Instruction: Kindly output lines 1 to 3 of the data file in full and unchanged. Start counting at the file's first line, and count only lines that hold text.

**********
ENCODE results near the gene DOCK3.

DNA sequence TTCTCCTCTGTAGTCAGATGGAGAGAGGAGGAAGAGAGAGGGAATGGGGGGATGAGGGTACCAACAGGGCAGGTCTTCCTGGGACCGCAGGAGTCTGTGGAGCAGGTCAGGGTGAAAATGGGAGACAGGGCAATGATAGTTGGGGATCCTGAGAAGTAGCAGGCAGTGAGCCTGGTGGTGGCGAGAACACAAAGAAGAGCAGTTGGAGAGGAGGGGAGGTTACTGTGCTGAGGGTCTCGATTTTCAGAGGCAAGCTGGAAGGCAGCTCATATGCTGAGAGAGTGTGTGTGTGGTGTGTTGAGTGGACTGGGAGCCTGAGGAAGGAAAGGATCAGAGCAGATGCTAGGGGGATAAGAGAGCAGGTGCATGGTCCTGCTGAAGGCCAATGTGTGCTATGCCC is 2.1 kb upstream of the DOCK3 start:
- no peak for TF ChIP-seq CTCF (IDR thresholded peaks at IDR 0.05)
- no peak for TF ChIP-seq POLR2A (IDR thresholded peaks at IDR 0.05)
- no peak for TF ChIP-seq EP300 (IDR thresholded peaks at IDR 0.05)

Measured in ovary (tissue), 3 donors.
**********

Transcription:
ENCODE results near the gene DOCK3.

DNA sequence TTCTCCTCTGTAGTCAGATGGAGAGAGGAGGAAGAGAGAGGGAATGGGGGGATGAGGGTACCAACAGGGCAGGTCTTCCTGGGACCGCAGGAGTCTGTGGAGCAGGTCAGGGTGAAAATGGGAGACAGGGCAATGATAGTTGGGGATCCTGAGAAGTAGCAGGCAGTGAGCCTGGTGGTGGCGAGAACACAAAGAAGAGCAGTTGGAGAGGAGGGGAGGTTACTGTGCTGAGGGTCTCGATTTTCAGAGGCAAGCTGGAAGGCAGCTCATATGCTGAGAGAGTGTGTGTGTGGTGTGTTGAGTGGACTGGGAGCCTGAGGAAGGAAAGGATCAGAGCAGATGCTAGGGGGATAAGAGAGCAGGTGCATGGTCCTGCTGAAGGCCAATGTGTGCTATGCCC is 2.1 kb upstream of the DOCK3 start:
- no peak for TF ChIP-seq CTCF (IDR thresholded peaks at IDR 0.05)